LONDON (Reuters) - British voters do not want a re-run of the referendum on European Union membership and any hint of another vote undermines the government's Brexit negotiations, the former CEO of Britain's main "Leave" campaign told Reuters.
Two of Britain's most prominent Brexit campaigners have endorsed a re-run of the referendum as a way to stop EU supporters from trying to water down or even halt Brexit.
In the United Kingdom's 2016 referendum, 51.9 percent, or 17.4 million people, voted to leave the EU while 48.1 percent, or 16.1 million people, voted to stay.
"There is no desire from the public for a second EU referendum," said Matthew Elliott, former chief executive of Vote Leave.
"Any hint of a second referendum will undermine the negotiations, because it will give [EU chief negotiator] Michel Barnier an incentive to present the UK with a bad deal, hoping that Britain votes to stay in, to continue our net contribution to the EU budget."
Prime Minister Theresa May clinched a divorce deal last month that paves the way for arduous talks on future trade ties ahead of the United Kingdom's exit which is due on March 29, 2019.
Nigel Farage, one of the most prominent Brexit campaigners ahead of the referendum, said this week he was warming to the idea of holding a second vote to settle the argument on whether leaving was the right decision or not.
But Elliott, who led the official Leave campaign, said Farage was simply seeking publicity.
"Nigel Farage is clearly craving a publicity fix. He fears irrelevance and can’t stand not seeing his name in the headlines," Elliott said.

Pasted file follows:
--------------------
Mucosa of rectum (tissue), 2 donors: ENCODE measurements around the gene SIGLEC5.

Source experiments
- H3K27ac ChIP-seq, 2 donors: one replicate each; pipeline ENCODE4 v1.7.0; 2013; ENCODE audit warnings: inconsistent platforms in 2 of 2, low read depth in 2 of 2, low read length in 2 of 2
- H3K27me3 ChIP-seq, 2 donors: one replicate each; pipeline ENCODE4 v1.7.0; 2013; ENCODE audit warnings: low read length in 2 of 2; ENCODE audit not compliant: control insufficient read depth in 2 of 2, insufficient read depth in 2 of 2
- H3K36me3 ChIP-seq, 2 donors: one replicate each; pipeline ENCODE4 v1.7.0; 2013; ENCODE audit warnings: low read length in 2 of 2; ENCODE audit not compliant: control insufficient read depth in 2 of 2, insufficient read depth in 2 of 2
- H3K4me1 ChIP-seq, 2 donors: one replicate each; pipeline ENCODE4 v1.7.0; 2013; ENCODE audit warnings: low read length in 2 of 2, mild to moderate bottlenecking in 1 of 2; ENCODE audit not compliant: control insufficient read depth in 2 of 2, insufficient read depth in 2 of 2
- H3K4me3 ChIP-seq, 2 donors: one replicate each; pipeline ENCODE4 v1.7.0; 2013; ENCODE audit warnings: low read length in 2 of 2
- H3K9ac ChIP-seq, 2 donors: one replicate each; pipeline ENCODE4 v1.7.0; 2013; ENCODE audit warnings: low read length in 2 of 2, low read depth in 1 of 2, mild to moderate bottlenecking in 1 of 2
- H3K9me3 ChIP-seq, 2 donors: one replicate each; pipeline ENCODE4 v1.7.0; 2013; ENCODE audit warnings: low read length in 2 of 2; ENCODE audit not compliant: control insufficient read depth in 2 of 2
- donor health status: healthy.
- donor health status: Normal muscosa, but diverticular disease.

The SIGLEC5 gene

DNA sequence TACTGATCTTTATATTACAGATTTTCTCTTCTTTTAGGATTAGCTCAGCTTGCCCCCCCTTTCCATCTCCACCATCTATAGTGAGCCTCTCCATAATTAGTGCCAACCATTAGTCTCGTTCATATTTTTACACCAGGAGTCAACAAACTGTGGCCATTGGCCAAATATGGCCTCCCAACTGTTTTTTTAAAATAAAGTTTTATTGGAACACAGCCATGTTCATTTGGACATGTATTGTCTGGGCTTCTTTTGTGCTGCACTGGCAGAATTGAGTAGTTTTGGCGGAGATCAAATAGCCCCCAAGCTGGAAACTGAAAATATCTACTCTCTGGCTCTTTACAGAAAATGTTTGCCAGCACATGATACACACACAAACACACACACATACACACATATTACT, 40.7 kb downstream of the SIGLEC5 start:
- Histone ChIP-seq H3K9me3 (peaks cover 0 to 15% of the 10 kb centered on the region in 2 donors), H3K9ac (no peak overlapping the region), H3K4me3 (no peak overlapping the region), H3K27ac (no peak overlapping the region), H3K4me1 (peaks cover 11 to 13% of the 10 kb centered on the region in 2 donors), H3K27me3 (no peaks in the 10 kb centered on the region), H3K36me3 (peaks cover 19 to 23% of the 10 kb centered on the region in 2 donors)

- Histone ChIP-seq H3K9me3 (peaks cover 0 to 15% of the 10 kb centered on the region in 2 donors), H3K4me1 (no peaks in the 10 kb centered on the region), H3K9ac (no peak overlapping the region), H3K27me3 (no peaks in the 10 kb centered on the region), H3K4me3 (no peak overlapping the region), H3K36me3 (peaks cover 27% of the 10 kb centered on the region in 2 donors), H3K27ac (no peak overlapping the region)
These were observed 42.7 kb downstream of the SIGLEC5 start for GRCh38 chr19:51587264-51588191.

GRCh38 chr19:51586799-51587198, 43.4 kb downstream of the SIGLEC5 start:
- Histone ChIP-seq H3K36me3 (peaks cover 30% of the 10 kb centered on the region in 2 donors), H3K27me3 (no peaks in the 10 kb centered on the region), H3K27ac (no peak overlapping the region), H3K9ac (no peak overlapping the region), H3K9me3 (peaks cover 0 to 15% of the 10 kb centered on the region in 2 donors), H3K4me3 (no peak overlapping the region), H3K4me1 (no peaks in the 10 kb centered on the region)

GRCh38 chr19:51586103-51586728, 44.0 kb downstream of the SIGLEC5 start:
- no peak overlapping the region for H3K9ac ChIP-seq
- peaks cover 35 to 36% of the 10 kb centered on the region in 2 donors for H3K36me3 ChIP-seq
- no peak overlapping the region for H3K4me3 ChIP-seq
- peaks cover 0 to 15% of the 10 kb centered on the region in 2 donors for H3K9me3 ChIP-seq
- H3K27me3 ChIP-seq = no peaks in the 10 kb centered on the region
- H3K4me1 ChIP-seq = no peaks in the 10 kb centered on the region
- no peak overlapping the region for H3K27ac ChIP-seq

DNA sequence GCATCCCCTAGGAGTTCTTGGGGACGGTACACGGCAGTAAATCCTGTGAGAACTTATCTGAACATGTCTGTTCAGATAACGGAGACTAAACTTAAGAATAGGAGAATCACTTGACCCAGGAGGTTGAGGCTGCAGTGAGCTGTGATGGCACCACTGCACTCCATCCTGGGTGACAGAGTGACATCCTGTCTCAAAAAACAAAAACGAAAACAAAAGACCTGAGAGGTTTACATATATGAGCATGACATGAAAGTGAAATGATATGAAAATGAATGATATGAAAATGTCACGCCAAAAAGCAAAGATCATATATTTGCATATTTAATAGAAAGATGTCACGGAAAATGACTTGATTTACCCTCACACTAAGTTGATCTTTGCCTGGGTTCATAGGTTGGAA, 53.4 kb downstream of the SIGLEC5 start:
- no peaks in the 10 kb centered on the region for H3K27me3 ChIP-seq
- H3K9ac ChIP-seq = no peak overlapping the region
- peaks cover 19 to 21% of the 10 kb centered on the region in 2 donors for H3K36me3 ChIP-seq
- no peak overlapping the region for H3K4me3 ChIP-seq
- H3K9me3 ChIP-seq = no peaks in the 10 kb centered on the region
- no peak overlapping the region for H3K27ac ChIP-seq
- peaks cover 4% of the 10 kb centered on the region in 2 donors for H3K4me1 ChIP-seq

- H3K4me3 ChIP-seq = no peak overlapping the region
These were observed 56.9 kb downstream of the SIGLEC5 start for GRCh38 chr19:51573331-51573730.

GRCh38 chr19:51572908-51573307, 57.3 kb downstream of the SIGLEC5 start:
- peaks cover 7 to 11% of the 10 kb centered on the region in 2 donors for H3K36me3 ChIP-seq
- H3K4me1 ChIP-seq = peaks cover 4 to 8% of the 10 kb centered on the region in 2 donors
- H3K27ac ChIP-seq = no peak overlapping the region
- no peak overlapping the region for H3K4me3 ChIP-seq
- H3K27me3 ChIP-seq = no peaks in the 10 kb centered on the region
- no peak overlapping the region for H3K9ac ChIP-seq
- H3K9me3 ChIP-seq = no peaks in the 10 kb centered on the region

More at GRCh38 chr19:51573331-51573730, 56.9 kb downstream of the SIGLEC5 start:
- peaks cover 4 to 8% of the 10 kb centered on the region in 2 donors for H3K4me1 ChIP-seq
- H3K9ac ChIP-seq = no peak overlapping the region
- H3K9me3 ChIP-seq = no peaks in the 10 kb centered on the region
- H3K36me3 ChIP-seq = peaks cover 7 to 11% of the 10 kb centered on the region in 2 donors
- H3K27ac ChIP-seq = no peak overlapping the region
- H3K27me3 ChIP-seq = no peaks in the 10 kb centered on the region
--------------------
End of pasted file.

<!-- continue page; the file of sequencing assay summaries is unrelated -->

"He should grow up, and realise that this issue is more important than any one person. It is about implementing the democratically expressed wishes of the British people in a serious and sensible way."
Elliott praised May for her conduct of the negotiations which are now turning to the details of how Britain will trade with the world's biggest trading bloc after Brexit.
"Theresa May and her government are doing a good job in the negotiations and we should give them our full support," he said. "Bickering and carping from the sidelines undermines the national interest at this important juncture in the talks."
On Thursday, a ComRes poll for the Daily Mirror newspaper of 1,049 adults showed that although more people think there should not be a second referendum (51 to 43 percent), if there were to be a re-run, voters say they would opt to stay in the EU by 55 to 45 percent.
(Reporting by Guy Faulconbridge; editing by Stephen Addison)